Plans submitted for new Borders distillery

18th March, 2016 by Amy Hopkins

The Three Stills Company (TTSC) has submitted a planning application to build what could become the first distillery in the Scottish Borders for almost 180 years.

The-Three-Stills-Company

The Three Stills Company is proposing to build a new distillery on a disused industrial site in Hawick

Having secured £10 million for the project in November last year, TTSC has now submitted a formal application to Scottish Borders Council (SBC), requesting permission to convert a disused industrial site in Hawick into a Scotch whisky distillery and visitors’ centre.

Founded by former William Grant executives John Fordyce, Tim Carton, Tony Roberts and George Tait, TSC faces competition from two other schemes attempting to establish the first Borders distillery since 1837.

R&B Distillers is seeking a location to establish a new distillery in the area, but company founder Alasdair Day said he work will not commence until R&B’s distillery in Raasay is open.

In March 2014, Mossburn Distillers announced plans to convert the Borders-based Jedforest Hotel into a distillery and visitors’ centre. Work will be overseen by former Scotland and British Lions rugby star Finlay Calder.

TTSC received funding pledges from a group of private investors led by Edinburgh-based investment company Badenoch & Co; the Ballande family in France; Switzerland headquartered Drake Enterprises; and the Duke of Buccleuch, Richard Scott.

Malcolm Offord, owner of Badenoch & Co, has been named TTSC chairman, while Tim Carton assumes the role of CEO.

According to TTSC’s planning application, submitted earlier this month, the company hopes to transform the former site of Turnbull & Scott Engineers Limited on Commercial Road, Hawick, into a distillery complete with offices, boilerhouse, visitors’ centre and café.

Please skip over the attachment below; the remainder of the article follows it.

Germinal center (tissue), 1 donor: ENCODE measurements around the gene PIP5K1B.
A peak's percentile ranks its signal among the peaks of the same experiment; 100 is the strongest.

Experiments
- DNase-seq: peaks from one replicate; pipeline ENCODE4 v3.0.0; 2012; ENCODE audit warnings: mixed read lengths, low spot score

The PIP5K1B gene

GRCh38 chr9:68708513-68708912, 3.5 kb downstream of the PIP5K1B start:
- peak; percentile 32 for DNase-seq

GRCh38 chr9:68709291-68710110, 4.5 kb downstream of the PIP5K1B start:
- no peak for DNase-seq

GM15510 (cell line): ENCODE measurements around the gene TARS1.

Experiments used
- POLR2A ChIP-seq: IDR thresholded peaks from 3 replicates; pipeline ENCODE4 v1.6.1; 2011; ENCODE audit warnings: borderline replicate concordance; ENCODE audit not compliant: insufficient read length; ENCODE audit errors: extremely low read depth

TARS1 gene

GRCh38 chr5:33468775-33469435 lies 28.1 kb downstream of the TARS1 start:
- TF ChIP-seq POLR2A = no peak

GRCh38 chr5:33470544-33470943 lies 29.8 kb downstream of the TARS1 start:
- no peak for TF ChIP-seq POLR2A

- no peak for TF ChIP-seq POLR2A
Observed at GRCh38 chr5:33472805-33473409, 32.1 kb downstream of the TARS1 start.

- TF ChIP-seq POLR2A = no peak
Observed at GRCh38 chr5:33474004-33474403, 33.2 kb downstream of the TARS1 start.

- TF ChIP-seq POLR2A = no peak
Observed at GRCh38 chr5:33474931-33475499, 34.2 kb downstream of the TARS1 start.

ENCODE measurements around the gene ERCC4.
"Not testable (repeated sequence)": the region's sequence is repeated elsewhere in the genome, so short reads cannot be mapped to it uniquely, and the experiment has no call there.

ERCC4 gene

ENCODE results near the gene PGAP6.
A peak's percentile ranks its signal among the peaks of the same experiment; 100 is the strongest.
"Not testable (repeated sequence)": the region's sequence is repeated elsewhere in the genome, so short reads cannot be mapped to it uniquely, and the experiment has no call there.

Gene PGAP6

The application states: “Hawick is an ideal location for The Borders Distillery, which will become the first whisky distillery operating in the Scottish Borders since 1837.

“The characteristics that made Hawick suitable for the woollen industry in the nineteenth century, such as good water supply from the river Teviot, surrounding agricultural land and good transport links are also essential for a distillery.”

At the time investment in the project was announced, John Fordyce, director and project leader for TTSC, said: “Hawick has a very proud legacy as the centre for textile production in Scotland and we felt very strongly that we wanted to uphold this rich industrial tradition and bring back distilling to the region after such a long absence.

“The historical context was one major factor in us identifying Hawick, but so was access to natural resources and raw materials.”

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